PM’s warning against graft by civil servants
Prime Minister (PM) in a meeting at the Civil Administration Ministry on Thursday signaled what the future beholds for our civil servants if they should fail to deliver from now on as per people’s expectations. In fact, in her speech she bluntly underlined what would be the main ruling quality of her administration in the next five years. She minced no words while addressing the gathering when she said salaries and perks of civil servants have been very sub substantially raised in the last five years. So, why should countrymen not get the expected improved performance from civil servants. Surely they can no more complain they are under motivated specially in the financial sense.
Indeed, the national pay scales involving the salaries of government employees working in the ministries and departments, plus the ones serving in autonomous organizations, were revised at an unprecedented rate in the last nine years. The substantial rise coming gradually after a long time and in the backdrop of rising inflation and costs of living would be justified on the face of it. The hikes were indeed well received by the public sector employees. But it cannot be said that these increases in monetary compensation would create the grounds for all round contentment in the country for the gains would not accrue to employees engaged in the vast private sector.
The civil servants who number a little over 0.1 million persons are a small section of the total workforce in the country. But every time their salaries went up, it was noted that a spurt in the prices of essential goods followed with the sellers explaining that the higher purchasing power and demand created from salary hikes of government’s employees gave justification for such raising of prices on their part. But the rise in the prices of essential goods also affected the very great number of those in the workforce who were not benefited in any way by rise in their purchasing power or could not negotiate such increases of salaries or wages received by them. Thus, they became the sufferers from attempts to give greater payments to government employees .
The ex-finance minister while declaring the higher salary scales-progressively– expressed the hope that such misfortunes would not hit the ones in the private sector. He thought that production and supply of essential goods in the market were quite ample and unhindered. Therefore, there would be no scope for the sellers to increase prices and, therefore, the government employees would likely enjoy their upcoming financial gains and private sector employees would not come under a new spell of price pressure.
The consumers in general would like to keep their faith in the minister’s statements. But they knew it might not be realistic also to have such confidence in the backdrop of their past experiences in this regard. As it is, prices and charges of goods and services respectively rise in Bangladesh without any rational or economic reasons. Thus, as the sellers and providers of goods and services were provided with the evidence that a section of the consumers had acquired a hefty rise in their earnings, the formerresorted to their familiar behavior. Only firm government monitoring of the price situation and taking appropriate actions in relation to the same, pursuing policies to help the keeping of production of foodstuffs and other essentials on the high side and also facilitating adequate and timely import of these essentials, were needed to create conditions for keeping the price lines stable.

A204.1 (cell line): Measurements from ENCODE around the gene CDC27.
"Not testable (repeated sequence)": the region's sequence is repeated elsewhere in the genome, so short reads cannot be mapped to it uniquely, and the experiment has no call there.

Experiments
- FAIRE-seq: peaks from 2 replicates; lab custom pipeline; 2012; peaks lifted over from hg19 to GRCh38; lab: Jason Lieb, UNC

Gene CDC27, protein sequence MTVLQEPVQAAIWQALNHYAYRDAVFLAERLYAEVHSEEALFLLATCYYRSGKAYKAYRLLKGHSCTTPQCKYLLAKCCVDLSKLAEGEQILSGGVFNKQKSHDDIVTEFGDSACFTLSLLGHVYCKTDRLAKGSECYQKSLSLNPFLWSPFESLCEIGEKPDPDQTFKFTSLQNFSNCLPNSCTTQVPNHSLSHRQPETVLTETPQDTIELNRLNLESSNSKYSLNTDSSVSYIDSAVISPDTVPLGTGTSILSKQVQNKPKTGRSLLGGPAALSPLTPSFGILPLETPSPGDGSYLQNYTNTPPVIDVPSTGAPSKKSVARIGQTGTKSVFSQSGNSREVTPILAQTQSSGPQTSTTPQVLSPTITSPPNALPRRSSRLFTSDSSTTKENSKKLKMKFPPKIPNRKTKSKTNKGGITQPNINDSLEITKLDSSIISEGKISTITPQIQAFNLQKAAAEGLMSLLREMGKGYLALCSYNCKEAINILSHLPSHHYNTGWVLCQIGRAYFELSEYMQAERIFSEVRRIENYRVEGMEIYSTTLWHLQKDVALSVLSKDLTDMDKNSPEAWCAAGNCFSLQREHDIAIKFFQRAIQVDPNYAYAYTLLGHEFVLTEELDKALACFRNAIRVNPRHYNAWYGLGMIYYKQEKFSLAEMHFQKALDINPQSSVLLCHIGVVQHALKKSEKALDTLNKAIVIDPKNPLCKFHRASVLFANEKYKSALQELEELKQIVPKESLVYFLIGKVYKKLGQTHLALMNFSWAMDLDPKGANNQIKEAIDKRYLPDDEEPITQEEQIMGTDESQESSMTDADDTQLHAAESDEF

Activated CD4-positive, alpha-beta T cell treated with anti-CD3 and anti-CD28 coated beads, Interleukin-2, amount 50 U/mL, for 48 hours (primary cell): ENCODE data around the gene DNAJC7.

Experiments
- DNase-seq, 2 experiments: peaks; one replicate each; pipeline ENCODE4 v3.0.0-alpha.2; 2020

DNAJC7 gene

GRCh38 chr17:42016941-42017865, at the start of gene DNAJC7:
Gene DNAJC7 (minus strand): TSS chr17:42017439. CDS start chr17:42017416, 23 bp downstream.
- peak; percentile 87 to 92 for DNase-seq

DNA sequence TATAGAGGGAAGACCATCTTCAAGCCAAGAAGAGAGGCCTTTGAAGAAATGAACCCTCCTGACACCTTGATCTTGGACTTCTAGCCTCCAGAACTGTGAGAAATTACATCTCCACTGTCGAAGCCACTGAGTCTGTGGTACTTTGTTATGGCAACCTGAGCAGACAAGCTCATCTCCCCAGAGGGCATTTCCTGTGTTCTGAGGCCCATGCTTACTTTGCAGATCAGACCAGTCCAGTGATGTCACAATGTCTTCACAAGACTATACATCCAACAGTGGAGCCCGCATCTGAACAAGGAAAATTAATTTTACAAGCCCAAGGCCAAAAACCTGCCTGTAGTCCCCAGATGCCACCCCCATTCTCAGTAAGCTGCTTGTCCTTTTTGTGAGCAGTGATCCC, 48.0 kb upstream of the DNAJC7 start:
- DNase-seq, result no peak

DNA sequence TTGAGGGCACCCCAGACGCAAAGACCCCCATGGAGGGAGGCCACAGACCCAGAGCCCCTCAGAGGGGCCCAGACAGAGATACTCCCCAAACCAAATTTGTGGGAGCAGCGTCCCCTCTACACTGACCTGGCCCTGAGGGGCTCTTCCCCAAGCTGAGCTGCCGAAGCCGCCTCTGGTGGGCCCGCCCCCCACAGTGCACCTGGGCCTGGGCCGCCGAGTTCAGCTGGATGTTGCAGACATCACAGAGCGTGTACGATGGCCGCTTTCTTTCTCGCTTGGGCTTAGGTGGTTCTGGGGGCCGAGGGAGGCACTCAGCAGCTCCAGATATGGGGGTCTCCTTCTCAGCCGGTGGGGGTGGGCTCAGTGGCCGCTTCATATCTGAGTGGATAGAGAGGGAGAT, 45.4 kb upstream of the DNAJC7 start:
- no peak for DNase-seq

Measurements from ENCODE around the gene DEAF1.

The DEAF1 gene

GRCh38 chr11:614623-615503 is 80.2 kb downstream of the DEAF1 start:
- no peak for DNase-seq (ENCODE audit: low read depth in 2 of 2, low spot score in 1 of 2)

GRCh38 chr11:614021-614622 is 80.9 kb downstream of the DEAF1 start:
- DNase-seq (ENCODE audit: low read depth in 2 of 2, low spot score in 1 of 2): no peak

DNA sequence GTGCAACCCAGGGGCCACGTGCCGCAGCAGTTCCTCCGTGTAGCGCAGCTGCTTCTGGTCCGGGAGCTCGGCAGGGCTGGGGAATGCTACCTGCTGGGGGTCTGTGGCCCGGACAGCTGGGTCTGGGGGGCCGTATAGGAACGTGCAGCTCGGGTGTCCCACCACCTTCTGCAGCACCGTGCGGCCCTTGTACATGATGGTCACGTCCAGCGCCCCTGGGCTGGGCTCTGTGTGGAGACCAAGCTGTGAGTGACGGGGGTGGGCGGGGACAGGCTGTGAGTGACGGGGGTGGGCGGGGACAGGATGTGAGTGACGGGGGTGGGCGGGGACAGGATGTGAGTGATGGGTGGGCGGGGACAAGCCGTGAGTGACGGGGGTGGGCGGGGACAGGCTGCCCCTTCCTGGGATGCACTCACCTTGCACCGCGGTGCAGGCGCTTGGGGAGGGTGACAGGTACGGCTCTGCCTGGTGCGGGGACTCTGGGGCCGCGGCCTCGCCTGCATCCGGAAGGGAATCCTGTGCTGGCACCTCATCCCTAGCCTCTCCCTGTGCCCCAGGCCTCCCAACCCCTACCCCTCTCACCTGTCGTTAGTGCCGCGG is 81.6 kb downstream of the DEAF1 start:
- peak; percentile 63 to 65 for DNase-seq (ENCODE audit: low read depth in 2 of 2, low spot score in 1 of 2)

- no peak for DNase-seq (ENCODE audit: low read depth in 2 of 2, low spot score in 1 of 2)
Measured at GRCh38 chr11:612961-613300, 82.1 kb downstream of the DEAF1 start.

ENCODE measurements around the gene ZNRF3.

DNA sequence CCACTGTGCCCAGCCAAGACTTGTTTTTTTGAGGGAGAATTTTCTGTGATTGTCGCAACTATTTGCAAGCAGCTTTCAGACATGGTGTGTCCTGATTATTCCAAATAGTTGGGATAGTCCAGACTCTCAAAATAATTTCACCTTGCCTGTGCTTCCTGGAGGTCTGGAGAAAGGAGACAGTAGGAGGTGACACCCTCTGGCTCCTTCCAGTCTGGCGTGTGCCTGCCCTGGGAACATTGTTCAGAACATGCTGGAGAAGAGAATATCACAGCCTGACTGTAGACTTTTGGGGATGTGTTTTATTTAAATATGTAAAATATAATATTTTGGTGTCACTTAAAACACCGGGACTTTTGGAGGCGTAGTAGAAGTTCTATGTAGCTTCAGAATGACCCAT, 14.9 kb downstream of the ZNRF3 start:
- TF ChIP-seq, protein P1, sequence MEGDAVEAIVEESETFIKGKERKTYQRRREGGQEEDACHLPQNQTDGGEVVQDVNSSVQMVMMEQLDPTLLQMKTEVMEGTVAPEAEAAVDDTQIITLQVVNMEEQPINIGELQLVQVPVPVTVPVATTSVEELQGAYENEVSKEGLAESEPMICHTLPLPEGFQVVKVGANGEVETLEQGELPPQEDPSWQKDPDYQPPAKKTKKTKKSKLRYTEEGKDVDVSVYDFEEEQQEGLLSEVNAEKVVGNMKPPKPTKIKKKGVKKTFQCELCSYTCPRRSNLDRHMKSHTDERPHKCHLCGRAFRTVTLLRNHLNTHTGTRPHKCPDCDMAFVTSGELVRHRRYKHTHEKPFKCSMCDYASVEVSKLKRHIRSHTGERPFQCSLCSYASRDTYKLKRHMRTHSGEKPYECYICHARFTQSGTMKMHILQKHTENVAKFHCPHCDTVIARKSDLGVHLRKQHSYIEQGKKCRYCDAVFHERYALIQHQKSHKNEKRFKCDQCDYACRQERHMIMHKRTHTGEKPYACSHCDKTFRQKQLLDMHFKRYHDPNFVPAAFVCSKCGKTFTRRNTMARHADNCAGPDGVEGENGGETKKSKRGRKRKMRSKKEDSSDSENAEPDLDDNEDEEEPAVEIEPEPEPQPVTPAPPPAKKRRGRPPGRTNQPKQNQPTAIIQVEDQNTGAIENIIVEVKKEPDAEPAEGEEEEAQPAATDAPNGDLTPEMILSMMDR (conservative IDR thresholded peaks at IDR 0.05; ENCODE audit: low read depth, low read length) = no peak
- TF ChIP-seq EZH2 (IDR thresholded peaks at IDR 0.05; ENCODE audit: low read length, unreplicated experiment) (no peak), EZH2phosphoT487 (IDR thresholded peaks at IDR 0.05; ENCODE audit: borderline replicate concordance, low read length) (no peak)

Besides, the government is expected to be ready and capable to play the role of the honest broker or facilitator in different areas of the private sector, to get salaries and other benefits to workers and employees raised. This is imperative for workers and employees in general in the country to be not bypassed from upward readjustment of their financial compensation like their counterparts in the public sector. But these tasks will have to be approached very carefully taking into consideration the capabilities of the private sector employers to pay higher amounts. At any rate, there should not be any diktats issued to the private sector in these matters.
But the most important thing is the government employees should find satisfaction from their raised earnings. They should now be motivated to do their work with enthusiasm and honesty. Government will have to keep a watch mounted to ensure that the same would happen. Otherwise, there would be hardly any justification for paying the higher salaries and benefits. The salary hikes need to be followed by proper reforms in the government’s bureaucracy to this end.
As it is, there are hardly credible signs available that higher salaries and perks have generally and notably motivated our civil servants to work and behave to give convincing proof that they are ready to act relatively incorruptibly and efficiently. They are still found largely clinging on to their old habits of taking bribes and harassing people with their delaying tactics and demands. We, therefore, come to the conclusion that the solution of higher salaries to achieve better behavior of civil servants is too simplistic in the Bangladesh context. The civil servants need to be under a very stern ‘accountability’ structure linking non termination of their jobs with properly observing a code of conduct that would compel them not to take bribes and serve sincerely to the best of their abilities while in in interaction with members of the public. Government deserves some commendation for working to increase the monetary benefits of civil servants. But such increased pay and perks will be justified only on government ensuring that the civil servants would be obliged to discharge their duties at least commensurate to their raised monetary and other compensations.